We can obtain a general idea of the rotation of rigid bodies and compare it with real situations or we can consider some real bodies as nearly rigid to obtain our results.The necessity of deriving an expression of kinetic energy of a rotating rigid body before defining moment of inertia lies inside the idea of defining moment of inertia. It means we first find the kinetic energy of a rotating rigid body and compare it with the kinetic energy of a particle in linear motion- where we can find the measure of mass of a rotating body called moment of inertia.

## Kinetic Energy of a Rotating Rigid Body

Consider a rigid body which rotates about y-axis as shown in Figure 1. The body is made up of large number of particles of masses $m_1$, $m_2$, $m_3$ and so on. The mass $m_1$ is at a distance $r_1$ and the mass $m_2$ is at a distance $r_2$ from the axis of rotation and so on. When the body rotates, each particle of the body moves in its own circle of a particular radius centred on the axis.

The angular velocity $\omega$ of all particles is the same but the magnitude of linear velocity (linear speed) is not the same for all particles. That's because a particle at larger distance from the axis of rotation of the body needs to move along a circle of larger radius but the time is the same for all particles to complete one rotation that is, the angular velocity for all particles is constant.

Let the particle of mass $m_1$ rotates with linear speed $v_1$ and the particle of mass $m_2$ rotates with linear speed $v_2$, and so on. Now the kinetic energy of any particle of mass $m_i$ rotating with its linear speed $v_i$ is $\frac{1}{2}{m_i}{v_i}^2$. So the total kinetic energy of the rotating rigid body is the sum of the kinetic energies of all particles rotating in the body. Suppose there are $n$ particles and $K_i$ is the kinetic energy of any particle where $i$ can vary from 1 to $n$. The total kinetic energy $K$ of the rotating body is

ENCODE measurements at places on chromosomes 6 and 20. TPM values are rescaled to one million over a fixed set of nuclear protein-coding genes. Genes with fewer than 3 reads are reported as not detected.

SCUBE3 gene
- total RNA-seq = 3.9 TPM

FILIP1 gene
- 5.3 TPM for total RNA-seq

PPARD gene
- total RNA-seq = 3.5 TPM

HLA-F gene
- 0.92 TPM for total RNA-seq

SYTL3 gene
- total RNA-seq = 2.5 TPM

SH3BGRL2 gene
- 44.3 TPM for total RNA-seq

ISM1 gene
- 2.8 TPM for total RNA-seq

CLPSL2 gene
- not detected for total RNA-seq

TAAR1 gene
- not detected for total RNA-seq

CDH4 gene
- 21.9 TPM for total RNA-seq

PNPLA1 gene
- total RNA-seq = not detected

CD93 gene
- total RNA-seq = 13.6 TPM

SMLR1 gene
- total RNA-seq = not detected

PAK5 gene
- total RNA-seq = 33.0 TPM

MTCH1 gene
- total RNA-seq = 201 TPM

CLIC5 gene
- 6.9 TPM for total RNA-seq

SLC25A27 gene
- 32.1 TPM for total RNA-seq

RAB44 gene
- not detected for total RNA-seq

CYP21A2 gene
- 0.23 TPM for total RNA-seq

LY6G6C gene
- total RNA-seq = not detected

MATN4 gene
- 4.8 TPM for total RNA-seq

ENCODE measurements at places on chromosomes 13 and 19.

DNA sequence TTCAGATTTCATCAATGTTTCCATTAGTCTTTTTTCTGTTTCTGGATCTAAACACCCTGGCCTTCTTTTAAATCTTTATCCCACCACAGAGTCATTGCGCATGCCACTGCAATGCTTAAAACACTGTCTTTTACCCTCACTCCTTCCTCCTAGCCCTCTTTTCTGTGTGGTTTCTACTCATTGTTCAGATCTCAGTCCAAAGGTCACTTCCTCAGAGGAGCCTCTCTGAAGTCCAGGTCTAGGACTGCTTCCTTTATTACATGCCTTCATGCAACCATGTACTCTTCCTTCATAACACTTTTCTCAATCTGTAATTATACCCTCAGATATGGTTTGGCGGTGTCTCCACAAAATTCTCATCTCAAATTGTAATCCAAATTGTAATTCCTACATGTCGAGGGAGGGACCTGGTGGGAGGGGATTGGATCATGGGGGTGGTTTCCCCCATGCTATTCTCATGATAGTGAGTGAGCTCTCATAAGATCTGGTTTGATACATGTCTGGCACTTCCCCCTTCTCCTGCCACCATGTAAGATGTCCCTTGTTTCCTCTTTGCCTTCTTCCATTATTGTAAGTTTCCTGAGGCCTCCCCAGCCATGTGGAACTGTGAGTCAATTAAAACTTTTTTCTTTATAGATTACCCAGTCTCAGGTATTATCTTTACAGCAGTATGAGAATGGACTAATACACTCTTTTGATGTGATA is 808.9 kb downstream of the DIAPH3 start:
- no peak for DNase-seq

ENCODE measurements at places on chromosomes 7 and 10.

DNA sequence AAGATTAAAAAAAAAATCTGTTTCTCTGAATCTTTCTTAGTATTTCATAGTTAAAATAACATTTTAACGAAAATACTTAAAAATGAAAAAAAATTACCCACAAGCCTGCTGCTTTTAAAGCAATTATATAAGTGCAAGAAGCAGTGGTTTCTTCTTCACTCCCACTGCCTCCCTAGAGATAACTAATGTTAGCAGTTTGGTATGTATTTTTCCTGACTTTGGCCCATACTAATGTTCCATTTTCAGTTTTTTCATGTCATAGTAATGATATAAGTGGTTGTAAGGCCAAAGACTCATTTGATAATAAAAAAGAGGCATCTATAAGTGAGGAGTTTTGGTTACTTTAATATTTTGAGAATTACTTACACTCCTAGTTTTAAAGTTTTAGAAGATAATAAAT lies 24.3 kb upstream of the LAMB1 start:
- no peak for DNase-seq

\[K = \sum\limits_{i = 1}^n {{K_i}} = \sum\limits_{i = 1}^n {\frac{1}{2}{m_i}{v_i}^2} \tag{1} \label{1}\]

You know that $v = \omega r$. Since angular velocity is constant, the linear speed $v_i$ is $v_i = \omega r_i$. So the above expression becomes,

\[K = \frac{1}{2}\left( {\sum\limits_{i = 1}^n {{m_i}{r_i}^2} } \right){\omega ^2} \tag{2} \label{2}\]

You know the kinetic energy of a particle of mass $m$ moving with linear speed $v$ is $\frac{1}{2}m{v^2}$. So by comparison of $\frac{1}{2}m{v^2}$ for linear motion with Eq. \eqref{2} for rotational motion, the quantity ${\sum\limits_{i = 1}^n {{m_i}{r_i}^2} }$ is the measure of mass of the rotating body called *moment of inertia*. The moment of inertia $I$ of the rotating rigid body is

\[I = \sum\limits_{i = 1}^n {{m_i}{r_i}^2} \]

And we can write Eq. \eqref{2} as,

\[K = I{\omega ^2} \tag{3} \label{3}\]

The kinetic energy of a rotating rigid body about an axis is defined in terms of the moment of inertia and the angular speed. If you think a single particle rotating along a circle of radius $r$ with linear speed $v$, you can easily write the kinetic energy of the particle as $\frac{1}{2}m{v^2}$ but you know $v = \omega r$ and the kinetic energy becomes $\frac{1}{2}m{r^2}{\omega ^2} = \frac{1}{2}I{\omega ^2}$ where $I$ for the single particle is $m{r^2}$. In words you can define the moment of inertia of a body rotating about an axis as the product of its mass and square of its distance from the axis of rotation.

If a body is not only a point mass but a rigid body of uniform mass distribution, you can not simply take the body as a single point mass but instead you have to define a particular element of the body and use the integration to find the moment of inertia of the whole body.

## Moment of Inertia of Uniform Mass Distributions

In fact you can not tell exactly how much moment of inertia a particular body has. It means you can make as many axes as possible about which a rigid body can rotate. So the moment of inertia of the same body is different for different rotation axis. That's the reason why you have to tell about which axis the rigid body rotates.